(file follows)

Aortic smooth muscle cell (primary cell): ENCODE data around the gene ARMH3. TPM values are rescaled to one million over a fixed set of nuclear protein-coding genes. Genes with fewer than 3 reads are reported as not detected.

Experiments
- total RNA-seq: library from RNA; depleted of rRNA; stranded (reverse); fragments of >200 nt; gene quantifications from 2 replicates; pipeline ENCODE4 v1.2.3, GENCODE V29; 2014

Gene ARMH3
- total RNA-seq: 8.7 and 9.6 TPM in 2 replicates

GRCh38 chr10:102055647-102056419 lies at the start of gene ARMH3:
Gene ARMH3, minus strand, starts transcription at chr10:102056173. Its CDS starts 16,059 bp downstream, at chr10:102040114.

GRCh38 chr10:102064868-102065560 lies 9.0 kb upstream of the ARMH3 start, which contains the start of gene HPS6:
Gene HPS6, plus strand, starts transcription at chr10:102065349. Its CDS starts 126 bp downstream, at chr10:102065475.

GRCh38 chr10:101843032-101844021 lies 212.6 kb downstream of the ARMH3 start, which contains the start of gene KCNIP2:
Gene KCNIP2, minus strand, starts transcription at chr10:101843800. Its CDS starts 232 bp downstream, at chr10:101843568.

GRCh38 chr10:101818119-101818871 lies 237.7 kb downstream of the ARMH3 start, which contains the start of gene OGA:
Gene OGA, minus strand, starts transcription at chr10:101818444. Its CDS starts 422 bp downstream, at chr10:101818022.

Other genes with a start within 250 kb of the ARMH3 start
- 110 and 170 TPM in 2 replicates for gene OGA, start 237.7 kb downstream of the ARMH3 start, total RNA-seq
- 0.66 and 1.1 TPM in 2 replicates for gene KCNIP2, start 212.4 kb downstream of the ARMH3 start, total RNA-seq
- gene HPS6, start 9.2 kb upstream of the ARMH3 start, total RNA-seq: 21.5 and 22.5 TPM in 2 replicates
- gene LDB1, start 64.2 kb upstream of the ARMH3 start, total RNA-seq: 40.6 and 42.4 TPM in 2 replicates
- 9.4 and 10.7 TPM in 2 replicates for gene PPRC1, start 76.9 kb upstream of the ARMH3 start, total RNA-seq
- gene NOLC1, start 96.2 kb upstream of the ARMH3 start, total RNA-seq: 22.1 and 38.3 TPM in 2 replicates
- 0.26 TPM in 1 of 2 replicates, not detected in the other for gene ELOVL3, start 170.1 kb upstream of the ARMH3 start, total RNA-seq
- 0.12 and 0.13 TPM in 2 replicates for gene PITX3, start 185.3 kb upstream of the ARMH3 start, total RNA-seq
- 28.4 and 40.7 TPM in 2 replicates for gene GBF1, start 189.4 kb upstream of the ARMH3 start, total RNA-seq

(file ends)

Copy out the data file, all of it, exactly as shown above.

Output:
Aortic smooth muscle cell (primary cell): ENCODE data around the gene ARMH3. TPM values are rescaled to one million over a fixed set of nuclear protein-coding genes. Genes with fewer than 3 reads are reported as not detected.

Experiments
- total RNA-seq: library from RNA; depleted of rRNA; stranded (reverse); fragments of >200 nt; gene quantifications from 2 replicates; pipeline ENCODE4 v1.2.3, GENCODE V29; 2014

Gene ARMH3
- total RNA-seq: 8.7 and 9.6 TPM in 2 replicates

GRCh38 chr10:102055647-102056419 lies at the start of gene ARMH3:
Gene ARMH3, minus strand, starts transcription at chr10:102056173. Its CDS starts 16,059 bp downstream, at chr10:102040114.

GRCh38 chr10:102064868-102065560 lies 9.0 kb upstream of the ARMH3 start, which contains the start of gene HPS6:
Gene HPS6, plus strand, starts transcription at chr10:102065349. Its CDS starts 126 bp downstream, at chr10:102065475.

GRCh38 chr10:101843032-101844021 lies 212.6 kb downstream of the ARMH3 start, which contains the start of gene KCNIP2:
Gene KCNIP2, minus strand, starts transcription at chr10:101843800. Its CDS starts 232 bp downstream, at chr10:101843568.

GRCh38 chr10:101818119-101818871 lies 237.7 kb downstream of the ARMH3 start, which contains the start of gene OGA:
Gene OGA, minus strand, starts transcription at chr10:101818444. Its CDS starts 422 bp downstream, at chr10:101818022.

Other genes with a start within 250 kb of the ARMH3 start
- 110 and 170 TPM in 2 replicates for gene OGA, start 237.7 kb downstream of the ARMH3 start, total RNA-seq
- 0.66 and 1.1 TPM in 2 replicates for gene KCNIP2, start 212.4 kb downstream of the ARMH3 start, total RNA-seq
- gene HPS6, start 9.2 kb upstream of the ARMH3 start, total RNA-seq: 21.5 and 22.5 TPM in 2 replicates
- gene LDB1, start 64.2 kb upstream of the ARMH3 start, total RNA-seq: 40.6 and 42.4 TPM in 2 replicates
- 9.4 and 10.7 TPM in 2 replicates for gene PPRC1, start 76.9 kb upstream of the ARMH3 start, total RNA-seq
- gene NOLC1, start 96.2 kb upstream of the ARMH3 start, total RNA-seq: 22.1 and 38.3 TPM in 2 replicates
- 0.26 TPM in 1 of 2 replicates, not detected in the other for gene ELOVL3, start 170.1 kb upstream of the ARMH3 start, total RNA-seq
- 0.12 and 0.13 TPM in 2 replicates for gene PITX3, start 185.3 kb upstream of the ARMH3 start, total RNA-seq
- 28.4 and 40.7 TPM in 2 replicates for gene GBF1, start 189.4 kb upstream of the ARMH3 start, total RNA-seq